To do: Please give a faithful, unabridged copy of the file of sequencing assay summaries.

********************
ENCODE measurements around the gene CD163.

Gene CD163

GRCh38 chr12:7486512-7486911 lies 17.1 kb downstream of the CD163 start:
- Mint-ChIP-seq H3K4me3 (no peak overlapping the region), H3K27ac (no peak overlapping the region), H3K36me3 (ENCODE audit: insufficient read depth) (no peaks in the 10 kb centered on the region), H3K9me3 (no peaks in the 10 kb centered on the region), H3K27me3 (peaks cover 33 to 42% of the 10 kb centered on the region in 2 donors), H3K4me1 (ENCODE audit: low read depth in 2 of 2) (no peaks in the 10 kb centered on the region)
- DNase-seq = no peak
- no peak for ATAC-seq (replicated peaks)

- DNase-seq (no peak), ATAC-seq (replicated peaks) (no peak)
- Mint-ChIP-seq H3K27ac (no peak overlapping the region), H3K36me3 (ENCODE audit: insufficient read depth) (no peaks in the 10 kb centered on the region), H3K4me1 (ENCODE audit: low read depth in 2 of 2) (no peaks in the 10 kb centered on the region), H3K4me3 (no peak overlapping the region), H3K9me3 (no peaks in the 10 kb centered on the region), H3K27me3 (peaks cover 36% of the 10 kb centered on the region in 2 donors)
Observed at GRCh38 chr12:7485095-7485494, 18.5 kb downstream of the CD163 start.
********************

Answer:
ENCODE measurements around the gene CD163.

Gene CD163

GRCh38 chr12:7486512-7486911 lies 17.1 kb downstream of the CD163 start:
- Mint-ChIP-seq H3K4me3 (no peak overlapping the region), H3K27ac (no peak overlapping the region), H3K36me3 (ENCODE audit: insufficient read depth) (no peaks in the 10 kb centered on the region), H3K9me3 (no peaks in the 10 kb centered on the region), H3K27me3 (peaks cover 33 to 42% of the 10 kb centered on the region in 2 donors), H3K4me1 (ENCODE audit: low read depth in 2 of 2) (no peaks in the 10 kb centered on the region)
- DNase-seq = no peak
- no peak for ATAC-seq (replicated peaks)

- DNase-seq (no peak), ATAC-seq (replicated peaks) (no peak)
- Mint-ChIP-seq H3K27ac (no peak overlapping the region), H3K36me3 (ENCODE audit: insufficient read depth) (no peaks in the 10 kb centered on the region), H3K4me1 (ENCODE audit: low read depth in 2 of 2) (no peaks in the 10 kb centered on the region), H3K4me3 (no peak overlapping the region), H3K9me3 (no peaks in the 10 kb centered on the region), H3K27me3 (peaks cover 36% of the 10 kb centered on the region in 2 donors)
Observed at GRCh38 chr12:7485095-7485494, 18.5 kb downstream of the CD163 start.